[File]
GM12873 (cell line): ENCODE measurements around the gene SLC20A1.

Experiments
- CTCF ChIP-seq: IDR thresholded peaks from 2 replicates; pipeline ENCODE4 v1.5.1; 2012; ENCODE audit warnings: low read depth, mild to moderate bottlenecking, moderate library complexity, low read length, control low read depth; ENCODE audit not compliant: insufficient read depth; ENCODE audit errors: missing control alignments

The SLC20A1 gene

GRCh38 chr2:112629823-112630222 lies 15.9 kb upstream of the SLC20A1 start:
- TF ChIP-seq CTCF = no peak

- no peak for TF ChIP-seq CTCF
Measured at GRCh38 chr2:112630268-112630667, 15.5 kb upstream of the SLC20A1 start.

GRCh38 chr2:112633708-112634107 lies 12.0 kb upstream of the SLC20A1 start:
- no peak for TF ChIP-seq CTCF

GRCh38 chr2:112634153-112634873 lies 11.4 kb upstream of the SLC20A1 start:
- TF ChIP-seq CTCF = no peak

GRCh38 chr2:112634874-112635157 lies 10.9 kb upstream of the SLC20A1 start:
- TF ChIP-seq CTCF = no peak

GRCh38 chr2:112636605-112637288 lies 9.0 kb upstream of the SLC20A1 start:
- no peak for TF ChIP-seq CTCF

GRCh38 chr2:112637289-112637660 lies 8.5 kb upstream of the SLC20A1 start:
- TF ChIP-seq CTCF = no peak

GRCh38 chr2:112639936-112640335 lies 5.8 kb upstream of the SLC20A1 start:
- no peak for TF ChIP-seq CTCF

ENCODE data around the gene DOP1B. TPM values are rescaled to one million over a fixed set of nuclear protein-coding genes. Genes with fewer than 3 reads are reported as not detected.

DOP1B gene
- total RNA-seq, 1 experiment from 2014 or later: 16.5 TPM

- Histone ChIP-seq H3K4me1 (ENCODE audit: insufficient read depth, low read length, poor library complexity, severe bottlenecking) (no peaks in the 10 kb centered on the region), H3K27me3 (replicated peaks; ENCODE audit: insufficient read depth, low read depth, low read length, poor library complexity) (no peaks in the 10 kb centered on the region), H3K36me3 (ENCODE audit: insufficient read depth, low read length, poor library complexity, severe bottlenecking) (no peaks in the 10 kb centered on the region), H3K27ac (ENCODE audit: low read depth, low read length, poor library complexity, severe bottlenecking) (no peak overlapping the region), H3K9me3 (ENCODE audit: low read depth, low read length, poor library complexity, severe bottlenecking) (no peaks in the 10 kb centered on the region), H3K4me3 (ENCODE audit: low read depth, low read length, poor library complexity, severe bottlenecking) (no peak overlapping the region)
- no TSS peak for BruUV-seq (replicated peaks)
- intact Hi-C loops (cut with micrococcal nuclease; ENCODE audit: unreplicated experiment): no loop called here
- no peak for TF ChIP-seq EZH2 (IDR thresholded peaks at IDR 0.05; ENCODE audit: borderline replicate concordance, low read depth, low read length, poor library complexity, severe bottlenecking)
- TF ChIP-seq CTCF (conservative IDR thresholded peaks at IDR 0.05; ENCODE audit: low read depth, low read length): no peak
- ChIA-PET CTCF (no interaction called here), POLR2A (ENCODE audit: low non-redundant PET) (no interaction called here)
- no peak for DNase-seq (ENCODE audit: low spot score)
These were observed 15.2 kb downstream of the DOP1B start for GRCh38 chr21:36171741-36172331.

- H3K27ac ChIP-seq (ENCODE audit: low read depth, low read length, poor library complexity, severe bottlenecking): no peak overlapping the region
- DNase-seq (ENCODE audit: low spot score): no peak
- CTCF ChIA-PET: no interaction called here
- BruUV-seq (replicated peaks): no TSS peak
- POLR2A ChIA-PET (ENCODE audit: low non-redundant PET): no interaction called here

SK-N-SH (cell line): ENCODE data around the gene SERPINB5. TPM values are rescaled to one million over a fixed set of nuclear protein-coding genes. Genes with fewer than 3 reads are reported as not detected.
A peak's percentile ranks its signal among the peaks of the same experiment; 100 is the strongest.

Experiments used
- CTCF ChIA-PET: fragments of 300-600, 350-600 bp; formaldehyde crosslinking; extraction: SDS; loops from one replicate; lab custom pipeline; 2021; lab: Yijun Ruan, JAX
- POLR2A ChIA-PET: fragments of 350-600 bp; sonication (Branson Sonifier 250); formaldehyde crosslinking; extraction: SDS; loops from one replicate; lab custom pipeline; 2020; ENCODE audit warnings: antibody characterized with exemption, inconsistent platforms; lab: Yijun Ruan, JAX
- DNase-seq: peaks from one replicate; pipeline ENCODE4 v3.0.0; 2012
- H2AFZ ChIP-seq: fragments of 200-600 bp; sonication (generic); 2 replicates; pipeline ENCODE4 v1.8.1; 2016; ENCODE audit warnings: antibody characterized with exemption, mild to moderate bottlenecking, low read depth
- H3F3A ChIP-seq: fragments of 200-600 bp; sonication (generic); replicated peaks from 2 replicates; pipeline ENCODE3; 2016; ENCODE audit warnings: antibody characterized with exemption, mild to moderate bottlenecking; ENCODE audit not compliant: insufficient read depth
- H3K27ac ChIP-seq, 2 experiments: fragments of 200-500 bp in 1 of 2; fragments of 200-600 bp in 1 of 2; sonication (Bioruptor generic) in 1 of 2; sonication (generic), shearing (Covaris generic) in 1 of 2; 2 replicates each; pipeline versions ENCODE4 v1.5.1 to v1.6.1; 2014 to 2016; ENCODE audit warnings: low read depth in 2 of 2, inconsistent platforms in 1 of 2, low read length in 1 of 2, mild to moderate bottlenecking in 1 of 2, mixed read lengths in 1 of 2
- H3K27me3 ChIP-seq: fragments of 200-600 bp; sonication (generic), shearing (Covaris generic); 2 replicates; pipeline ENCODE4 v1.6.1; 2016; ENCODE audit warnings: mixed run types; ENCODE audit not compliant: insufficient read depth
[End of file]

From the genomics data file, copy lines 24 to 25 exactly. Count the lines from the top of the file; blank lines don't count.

- Histone ChIP-seq H3K4me1 (ENCODE audit: insufficient read depth, low read length, poor library complexity, severe bottlenecking) (no peaks in the 10 kb centered on the region), H3K27me3 (replicated peaks; ENCODE audit: insufficient read depth, low read depth, low read length, poor library complexity) (no peaks in the 10 kb centered on the region), H3K36me3 (ENCODE audit: insufficient read depth, low read length, poor library complexity, severe bottlenecking) (no peaks in the 10 kb centered on the region), H3K27ac (ENCODE audit: low read depth, low read length, poor library complexity, severe bottlenecking) (no peak overlapping the region), H3K9me3 (ENCODE audit: low read depth, low read length, poor library complexity, severe bottlenecking) (no peaks in the 10 kb centered on the region), H3K4me3 (ENCODE audit: low read depth, low read length, poor library complexity, severe bottlenecking) (no peak overlapping the region)
- no TSS peak for BruUV-seq (replicated peaks)